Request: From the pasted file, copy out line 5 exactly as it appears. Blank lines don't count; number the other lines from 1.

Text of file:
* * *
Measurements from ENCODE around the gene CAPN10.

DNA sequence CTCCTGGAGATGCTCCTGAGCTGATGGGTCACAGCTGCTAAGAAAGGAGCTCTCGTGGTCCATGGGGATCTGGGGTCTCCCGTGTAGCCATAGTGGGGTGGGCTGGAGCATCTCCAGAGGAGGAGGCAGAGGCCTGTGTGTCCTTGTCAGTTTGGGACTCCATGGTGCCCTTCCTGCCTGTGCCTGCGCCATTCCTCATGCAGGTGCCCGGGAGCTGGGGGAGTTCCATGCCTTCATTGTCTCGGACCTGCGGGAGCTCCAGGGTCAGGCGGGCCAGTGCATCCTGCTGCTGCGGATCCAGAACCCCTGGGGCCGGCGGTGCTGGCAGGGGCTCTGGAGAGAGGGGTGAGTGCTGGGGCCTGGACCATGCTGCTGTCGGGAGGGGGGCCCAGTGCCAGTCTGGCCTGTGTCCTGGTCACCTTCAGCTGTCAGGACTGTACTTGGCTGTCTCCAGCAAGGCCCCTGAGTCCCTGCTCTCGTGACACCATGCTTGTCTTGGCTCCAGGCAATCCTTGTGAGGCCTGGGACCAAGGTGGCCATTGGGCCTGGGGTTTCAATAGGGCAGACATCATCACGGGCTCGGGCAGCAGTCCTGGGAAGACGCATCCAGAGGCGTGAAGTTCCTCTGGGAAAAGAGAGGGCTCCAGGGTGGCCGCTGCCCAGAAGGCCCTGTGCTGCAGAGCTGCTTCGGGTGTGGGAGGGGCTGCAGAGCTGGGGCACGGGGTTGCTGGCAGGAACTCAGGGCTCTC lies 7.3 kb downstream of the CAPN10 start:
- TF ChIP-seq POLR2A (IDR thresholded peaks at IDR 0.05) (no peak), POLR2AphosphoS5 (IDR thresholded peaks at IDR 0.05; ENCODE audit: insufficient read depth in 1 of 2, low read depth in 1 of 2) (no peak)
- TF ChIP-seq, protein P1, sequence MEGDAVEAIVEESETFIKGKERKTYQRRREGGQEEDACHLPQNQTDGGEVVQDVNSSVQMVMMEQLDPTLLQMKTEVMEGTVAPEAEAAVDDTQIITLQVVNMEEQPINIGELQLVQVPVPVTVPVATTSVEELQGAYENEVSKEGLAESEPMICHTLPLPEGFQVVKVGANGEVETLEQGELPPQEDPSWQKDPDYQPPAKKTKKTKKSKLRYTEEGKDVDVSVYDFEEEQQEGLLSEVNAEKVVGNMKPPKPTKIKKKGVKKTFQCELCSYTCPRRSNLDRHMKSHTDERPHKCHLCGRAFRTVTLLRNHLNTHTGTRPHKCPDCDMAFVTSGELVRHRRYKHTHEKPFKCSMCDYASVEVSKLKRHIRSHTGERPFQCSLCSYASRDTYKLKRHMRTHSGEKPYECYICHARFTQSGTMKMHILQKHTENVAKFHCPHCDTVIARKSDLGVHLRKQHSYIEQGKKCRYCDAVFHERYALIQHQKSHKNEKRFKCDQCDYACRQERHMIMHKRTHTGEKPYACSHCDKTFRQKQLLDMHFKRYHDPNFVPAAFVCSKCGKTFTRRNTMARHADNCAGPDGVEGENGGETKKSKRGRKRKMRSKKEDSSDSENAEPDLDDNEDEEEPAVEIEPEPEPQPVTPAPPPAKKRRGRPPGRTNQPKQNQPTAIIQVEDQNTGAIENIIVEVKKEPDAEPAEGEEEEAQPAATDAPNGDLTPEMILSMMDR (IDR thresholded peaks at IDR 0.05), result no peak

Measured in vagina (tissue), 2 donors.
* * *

Measured in vagina (tissue), 2 donors.